# Negative random number in Swift

I am developing an iPhone app in swift and there's a requirement where I want to generate NEGATIVE random numbers always.

I know the way to generate random numbers but don't seem to figure out a way to generate negative numbers only.

• Can you multiply your result by `-1`? – Boris Y. Jun 24 '15 at 10:28
• What range do you want, and what distribution? What does the generator you're using return? – Bathsheba Jun 24 '15 at 10:30
• there are lots of makeshift ways like multiplying with -1, though I wanted to know if there's some concrete way defined in Swift. – Taran Goel Jun 24 '15 at 11:49
• @BathSheba: Currently I am using a makeshift way to convert the unsigned random number generated to a signed one. – Taran Goel Jun 24 '15 at 11:50
• What's wrong with the "makeshift" ways? Is it a code brevity thing or a randomness "quality" issue to you? – Jason Kleban Jun 24 '15 at 11:51

Please try to use this one

``````let lowerValue = -100
let upperValue = 0
let result = Int(arc4random_uniform(UInt32(upperValue - lowerValue + 1))) +   lowerValue

print(result)

Output
``````

-81

• Thanks for your answer, though I was looking for a concrete way defined in swift. It's strange that there's no option to implement it in Swift. – Taran Goel Jun 24 '15 at 11:52
• @TaranGoel It is implemented in Swift. – Dharmbir Singh Jun 24 '15 at 12:09
• @vacawama Done :) – Dharmbir Singh Jun 24 '15 at 13:24
• @vacawama Done according to your suggestion. Anyways thanks a lot for your beautiful answer. – Dharmbir Singh Jun 24 '15 at 13:59
• You're welcome. One last thing, please lose the semicolons! ;-) – vacawama Jun 24 '15 at 14:01

This is your function, I believe:

``````extension Int {

/// Generates a random `Int` within `0...100`
public static func random() -> Int {
return random(0...100)
}

/// Generates a random `Int` inside of the closed interval.
public static func random(interval: ClosedInterval<Int>) -> Int {
return interval.start + Int(arc4random_uniform(UInt32(interval.end - interval.start + 1)))
}

}
``````

Usage example:

``````Int.random(-10...0)
``````

It is taken from RandomKit library - it looks very useful for various purposes.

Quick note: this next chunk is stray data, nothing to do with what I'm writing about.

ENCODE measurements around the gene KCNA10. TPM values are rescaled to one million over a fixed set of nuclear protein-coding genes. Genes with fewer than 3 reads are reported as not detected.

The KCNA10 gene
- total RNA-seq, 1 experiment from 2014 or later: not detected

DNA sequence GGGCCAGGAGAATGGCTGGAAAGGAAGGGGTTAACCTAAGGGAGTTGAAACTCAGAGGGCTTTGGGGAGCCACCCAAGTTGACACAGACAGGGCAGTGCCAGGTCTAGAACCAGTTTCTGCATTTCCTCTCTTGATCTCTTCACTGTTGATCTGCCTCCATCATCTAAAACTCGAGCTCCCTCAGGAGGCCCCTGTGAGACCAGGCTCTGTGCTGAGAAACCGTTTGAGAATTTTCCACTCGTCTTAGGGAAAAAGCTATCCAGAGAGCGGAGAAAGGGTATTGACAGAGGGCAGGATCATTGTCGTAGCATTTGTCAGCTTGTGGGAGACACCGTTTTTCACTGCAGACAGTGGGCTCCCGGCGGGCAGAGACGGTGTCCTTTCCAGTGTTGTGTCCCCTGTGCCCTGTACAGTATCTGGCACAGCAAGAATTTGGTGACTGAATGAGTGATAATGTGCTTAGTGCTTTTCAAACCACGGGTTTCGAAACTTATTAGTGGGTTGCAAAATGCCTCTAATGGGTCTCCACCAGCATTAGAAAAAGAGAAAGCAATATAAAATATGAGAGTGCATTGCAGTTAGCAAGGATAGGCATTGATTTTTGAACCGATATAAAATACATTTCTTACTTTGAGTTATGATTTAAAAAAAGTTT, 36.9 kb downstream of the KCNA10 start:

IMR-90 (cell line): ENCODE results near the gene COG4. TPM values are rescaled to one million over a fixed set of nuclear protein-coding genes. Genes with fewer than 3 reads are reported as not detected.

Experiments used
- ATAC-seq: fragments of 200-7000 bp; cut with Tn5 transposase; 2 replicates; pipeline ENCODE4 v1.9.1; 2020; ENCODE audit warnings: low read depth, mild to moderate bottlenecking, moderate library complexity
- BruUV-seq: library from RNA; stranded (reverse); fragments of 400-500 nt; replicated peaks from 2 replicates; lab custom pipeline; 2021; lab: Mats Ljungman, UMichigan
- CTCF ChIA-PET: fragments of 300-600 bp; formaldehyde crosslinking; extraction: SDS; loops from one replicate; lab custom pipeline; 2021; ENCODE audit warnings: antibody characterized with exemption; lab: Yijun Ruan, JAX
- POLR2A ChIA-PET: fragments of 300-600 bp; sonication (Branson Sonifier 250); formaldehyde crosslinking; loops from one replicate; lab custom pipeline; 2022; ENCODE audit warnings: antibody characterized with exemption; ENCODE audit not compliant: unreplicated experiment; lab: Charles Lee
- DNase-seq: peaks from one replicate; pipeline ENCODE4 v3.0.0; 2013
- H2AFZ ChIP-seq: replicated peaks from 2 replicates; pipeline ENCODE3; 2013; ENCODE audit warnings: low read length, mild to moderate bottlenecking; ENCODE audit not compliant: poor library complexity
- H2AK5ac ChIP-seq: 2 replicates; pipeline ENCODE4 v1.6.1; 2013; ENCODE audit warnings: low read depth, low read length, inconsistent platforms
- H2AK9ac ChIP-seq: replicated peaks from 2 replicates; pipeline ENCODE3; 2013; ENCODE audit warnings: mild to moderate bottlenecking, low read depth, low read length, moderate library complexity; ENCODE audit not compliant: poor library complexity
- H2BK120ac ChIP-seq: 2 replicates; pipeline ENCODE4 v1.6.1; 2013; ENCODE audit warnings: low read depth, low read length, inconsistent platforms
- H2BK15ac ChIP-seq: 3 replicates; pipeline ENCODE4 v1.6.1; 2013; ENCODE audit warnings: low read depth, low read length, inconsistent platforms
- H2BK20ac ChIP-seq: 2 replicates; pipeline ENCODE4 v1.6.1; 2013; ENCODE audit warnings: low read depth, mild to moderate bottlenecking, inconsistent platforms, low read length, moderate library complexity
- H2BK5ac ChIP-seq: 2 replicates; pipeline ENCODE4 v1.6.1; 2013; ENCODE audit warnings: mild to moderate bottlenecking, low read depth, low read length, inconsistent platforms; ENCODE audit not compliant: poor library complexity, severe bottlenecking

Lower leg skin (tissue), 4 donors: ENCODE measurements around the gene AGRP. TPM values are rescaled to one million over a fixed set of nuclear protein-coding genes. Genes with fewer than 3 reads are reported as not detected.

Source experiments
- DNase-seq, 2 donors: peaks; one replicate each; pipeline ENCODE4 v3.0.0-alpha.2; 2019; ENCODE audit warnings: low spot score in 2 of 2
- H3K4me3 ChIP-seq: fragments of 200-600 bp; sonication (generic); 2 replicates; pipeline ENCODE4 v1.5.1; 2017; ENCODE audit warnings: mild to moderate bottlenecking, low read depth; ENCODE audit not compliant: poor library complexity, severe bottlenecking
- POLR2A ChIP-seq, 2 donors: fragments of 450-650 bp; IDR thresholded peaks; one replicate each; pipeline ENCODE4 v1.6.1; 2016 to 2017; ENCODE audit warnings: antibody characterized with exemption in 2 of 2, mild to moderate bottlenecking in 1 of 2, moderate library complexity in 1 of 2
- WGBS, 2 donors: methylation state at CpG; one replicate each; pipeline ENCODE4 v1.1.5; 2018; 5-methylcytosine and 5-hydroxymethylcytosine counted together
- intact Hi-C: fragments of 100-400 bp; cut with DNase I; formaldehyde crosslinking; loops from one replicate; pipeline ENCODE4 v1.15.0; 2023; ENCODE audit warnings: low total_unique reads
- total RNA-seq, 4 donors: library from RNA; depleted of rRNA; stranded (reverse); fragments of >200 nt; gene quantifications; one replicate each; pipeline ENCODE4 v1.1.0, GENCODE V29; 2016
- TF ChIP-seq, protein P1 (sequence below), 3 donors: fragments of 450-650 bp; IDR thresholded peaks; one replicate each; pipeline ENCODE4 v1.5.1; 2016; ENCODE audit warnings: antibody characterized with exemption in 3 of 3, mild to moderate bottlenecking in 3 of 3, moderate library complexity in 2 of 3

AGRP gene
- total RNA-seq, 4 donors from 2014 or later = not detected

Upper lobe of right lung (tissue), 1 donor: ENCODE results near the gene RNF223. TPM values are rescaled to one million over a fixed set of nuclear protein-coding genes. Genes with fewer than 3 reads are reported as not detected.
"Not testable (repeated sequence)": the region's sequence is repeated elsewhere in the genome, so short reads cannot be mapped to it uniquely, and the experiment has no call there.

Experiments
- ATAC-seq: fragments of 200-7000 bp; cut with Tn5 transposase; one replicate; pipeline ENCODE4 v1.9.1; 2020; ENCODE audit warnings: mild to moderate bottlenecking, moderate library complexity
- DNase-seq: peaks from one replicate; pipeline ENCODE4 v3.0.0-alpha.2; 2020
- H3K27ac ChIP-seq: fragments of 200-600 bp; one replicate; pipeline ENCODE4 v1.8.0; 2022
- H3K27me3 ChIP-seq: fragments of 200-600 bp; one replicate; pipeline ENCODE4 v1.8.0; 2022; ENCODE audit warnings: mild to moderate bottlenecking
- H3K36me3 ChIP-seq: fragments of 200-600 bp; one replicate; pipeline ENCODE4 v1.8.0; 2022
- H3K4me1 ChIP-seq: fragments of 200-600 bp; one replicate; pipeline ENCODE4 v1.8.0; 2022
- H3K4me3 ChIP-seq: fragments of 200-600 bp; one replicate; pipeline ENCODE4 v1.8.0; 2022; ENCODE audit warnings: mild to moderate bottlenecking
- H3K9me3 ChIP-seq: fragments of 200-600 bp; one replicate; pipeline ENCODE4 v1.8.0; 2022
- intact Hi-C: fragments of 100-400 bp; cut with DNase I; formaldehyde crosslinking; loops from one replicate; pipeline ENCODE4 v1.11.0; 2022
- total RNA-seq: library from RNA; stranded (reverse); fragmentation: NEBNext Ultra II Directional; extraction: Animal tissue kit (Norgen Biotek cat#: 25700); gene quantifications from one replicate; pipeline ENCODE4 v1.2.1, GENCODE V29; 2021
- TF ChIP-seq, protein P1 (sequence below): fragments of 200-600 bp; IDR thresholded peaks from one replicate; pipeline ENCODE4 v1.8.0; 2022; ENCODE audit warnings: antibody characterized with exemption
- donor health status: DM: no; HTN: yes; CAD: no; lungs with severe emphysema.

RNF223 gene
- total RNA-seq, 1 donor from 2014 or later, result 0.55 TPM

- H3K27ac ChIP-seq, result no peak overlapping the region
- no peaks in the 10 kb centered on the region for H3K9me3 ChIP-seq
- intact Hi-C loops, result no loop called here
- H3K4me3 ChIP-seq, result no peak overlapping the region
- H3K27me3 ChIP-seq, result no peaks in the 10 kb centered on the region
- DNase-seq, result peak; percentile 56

``````var randomNumber = -1 * Int(arc4random_uniform(UInt32(5)))
``````

5 will make sure that the random number is generated though zero to five.

With Swift 4.2, this has been made simpler with the new random methods such as `Int.random`. You can read more details about the changes here.

• More specifically `Int.random(in: -70 ... -50)` – Ralfonso Oct 17 '18 at 0:16

## #1. `Int`'s `random(in:)` method

With Swift 5, `Int` has a type method called `random(in:)`. `random(in:)` has the following declaration:

``````static func random(in range: Range<Int>) -> Int
``````

Returns a random value within the specified range.

The following Playground sample code shows how to use `random(in:)` with a range of negative integers in order to get a negative random number from them:

``````let range = -70 ..< -50
let randomNumber = Int.random(in: range)
print(randomNumber) // prints: -57
``````
``````let closedRange = Int.min ..< 0
let randomNumber = Int.random(in: closedRange)
print(randomNumber) // prints: -7618449904516816385
``````

`Int` also has a type method called `random(in:)` that accepts a parameter of type `ClosedRange<Int>`:

``````let closedRange = -70 ... -50
let randomNumber = Int.random(in: closedRange)
print(randomNumber) // prints: -66
``````

## #2. `Int`'s `random(in:using:)` method

If needed, you can use `random(in:using:)` to return a random value within the specified range using the given generator as a source for randomness. `random(in:using:)` has the following declaration:

``````static func random<T>(in range: Range<Int>, using generator: inout T) -> Int where T : RandomNumberGenerator
``````

Returns a random value within the specified range, using the given generator as a source for randomness.

Usage:

``````let range = -70 ..< -50
var randomNumberGenerator = SystemRandomNumberGenerator() // replace with custom generator
let randomNumber = Int.random(in: range, using: &randomNumberGenerator)
print(randomNumber) // prints: -52
``````

Note that `random(in:using:)` has an equivalent `random(in:using:)` that accepts a closed range as its parameter:

``````let range = -70 ... -50
var randomNumberGenerator = SystemRandomNumberGenerator() // replace with custom generator
let randomNumber = Int.random(in: range, using: &randomNumberGenerator)
print(randomNumber) // prints: -58
``````

## #3. `Range`'s `randomElement()` and `randomElement(using:)` methods

`Range` and `ClosedRange` get `randomElement()` and `randomElement(using:)` methods by conforming to `Collection` protocol. `randomElement()` has the following declaration:

``````func randomElement() -> Bound?
``````

Returns a random element of the collection.

You may call `randomElement()` to select a random element from a range or a closed range. This example picks a number at random from a range of negative numbers:

``````let range = -70 ..< -50
let randomNumber = range.randomElement()
print(randomNumber) // prints: Optional(-64)
``````